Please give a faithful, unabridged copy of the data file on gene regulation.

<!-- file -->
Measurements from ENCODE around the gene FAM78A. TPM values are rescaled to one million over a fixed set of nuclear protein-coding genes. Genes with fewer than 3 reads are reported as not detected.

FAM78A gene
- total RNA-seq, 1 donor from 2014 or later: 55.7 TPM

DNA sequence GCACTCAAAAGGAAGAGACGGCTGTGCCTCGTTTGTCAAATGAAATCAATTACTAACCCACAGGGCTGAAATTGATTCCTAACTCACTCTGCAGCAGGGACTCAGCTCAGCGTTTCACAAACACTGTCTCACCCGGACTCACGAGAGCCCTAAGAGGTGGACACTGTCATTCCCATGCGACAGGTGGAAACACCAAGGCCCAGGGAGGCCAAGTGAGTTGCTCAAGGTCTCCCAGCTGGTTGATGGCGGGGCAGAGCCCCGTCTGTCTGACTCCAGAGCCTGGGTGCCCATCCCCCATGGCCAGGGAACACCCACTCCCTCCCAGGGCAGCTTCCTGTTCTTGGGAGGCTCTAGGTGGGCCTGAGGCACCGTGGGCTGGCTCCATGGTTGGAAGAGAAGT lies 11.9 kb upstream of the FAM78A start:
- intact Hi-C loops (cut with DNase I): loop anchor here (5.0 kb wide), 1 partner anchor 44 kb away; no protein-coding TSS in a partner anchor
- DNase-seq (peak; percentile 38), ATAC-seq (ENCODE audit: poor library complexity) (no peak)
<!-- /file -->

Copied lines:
Measurements from ENCODE around the gene FAM78A. TPM values are rescaled to one million over a fixed set of nuclear protein-coding genes. Genes with fewer than 3 reads are reported as not detected.

FAM78A gene
- total RNA-seq, 1 donor from 2014 or later: 55.7 TPM

DNA sequence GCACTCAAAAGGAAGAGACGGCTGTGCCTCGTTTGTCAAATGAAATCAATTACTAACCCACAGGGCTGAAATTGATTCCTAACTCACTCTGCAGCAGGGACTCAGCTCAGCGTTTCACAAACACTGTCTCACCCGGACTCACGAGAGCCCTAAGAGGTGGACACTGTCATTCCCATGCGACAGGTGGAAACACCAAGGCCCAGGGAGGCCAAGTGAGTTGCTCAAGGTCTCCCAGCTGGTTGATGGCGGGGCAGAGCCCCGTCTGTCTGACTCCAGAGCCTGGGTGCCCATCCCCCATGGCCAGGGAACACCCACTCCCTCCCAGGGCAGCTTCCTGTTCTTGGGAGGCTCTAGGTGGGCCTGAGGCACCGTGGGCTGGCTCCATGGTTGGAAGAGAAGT lies 11.9 kb upstream of the FAM78A start:
- intact Hi-C loops (cut with DNase I): loop anchor here (5.0 kb wide), 1 partner anchor 44 kb away; no protein-coding TSS in a partner anchor
- DNase-seq (peak; percentile 38), ATAC-seq (ENCODE audit: poor library complexity) (no peak)